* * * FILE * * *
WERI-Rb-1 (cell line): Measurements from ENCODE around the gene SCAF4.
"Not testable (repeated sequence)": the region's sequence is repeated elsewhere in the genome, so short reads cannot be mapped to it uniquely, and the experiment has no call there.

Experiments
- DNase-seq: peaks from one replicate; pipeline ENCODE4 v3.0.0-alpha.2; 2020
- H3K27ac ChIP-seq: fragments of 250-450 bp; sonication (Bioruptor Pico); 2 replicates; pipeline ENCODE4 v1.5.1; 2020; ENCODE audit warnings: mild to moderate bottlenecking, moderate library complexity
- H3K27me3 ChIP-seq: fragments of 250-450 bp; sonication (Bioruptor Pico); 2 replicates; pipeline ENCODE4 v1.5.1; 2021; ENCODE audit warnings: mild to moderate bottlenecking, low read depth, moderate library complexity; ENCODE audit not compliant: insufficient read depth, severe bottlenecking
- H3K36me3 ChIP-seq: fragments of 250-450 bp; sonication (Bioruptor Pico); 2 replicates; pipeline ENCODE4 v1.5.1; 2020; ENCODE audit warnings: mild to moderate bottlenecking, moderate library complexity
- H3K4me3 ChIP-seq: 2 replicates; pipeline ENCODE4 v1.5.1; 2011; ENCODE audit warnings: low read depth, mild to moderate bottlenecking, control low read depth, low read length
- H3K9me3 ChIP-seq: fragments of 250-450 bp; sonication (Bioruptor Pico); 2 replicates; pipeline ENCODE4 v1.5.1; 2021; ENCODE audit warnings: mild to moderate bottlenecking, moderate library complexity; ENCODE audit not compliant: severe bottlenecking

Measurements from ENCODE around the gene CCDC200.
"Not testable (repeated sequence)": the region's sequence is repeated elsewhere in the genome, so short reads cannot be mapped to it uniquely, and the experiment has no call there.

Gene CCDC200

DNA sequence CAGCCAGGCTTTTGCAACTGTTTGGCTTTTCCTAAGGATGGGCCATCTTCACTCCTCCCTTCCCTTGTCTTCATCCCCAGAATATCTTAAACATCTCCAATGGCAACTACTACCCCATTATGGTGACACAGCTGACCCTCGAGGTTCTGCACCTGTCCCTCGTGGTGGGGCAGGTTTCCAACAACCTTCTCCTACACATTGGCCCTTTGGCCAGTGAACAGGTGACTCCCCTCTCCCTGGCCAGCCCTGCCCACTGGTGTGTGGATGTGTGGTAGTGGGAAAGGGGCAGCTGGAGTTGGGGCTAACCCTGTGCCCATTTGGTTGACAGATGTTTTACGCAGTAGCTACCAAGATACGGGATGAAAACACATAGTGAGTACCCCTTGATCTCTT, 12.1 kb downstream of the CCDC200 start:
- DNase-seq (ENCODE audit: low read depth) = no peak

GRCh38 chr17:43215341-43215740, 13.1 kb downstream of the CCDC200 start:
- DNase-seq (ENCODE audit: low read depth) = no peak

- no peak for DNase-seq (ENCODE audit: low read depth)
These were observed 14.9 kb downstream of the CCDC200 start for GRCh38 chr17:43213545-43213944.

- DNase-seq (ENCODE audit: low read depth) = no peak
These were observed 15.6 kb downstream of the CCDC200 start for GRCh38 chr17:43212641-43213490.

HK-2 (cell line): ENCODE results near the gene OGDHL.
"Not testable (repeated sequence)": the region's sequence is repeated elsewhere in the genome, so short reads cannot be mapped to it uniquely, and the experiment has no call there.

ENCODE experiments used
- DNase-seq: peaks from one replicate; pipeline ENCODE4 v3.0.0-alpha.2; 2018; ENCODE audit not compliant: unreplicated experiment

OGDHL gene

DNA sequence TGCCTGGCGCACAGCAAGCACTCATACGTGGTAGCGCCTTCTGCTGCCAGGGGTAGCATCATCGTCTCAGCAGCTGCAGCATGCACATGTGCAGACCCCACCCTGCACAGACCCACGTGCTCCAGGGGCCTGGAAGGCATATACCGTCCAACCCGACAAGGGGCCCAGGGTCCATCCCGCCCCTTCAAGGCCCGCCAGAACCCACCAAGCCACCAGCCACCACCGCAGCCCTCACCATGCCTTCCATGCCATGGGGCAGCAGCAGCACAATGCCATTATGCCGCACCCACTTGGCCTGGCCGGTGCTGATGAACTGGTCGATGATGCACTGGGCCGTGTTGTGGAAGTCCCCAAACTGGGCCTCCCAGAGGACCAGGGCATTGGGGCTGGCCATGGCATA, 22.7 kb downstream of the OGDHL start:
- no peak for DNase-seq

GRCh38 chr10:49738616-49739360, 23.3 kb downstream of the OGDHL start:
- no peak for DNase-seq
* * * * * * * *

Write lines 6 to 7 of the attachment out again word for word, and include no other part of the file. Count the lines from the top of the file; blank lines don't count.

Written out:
- H3K27me3 ChIP-seq: fragments of 250-450 bp; sonication (Bioruptor Pico); 2 replicates; pipeline ENCODE4 v1.5.1; 2021; ENCODE audit warnings: mild to moderate bottlenecking, low read depth, moderate library complexity; ENCODE audit not compliant: insufficient read depth, severe bottlenecking
- H3K36me3 ChIP-seq: fragments of 250-450 bp; sonication (Bioruptor Pico); 2 replicates; pipeline ENCODE4 v1.5.1; 2020; ENCODE audit warnings: mild to moderate bottlenecking, moderate library complexity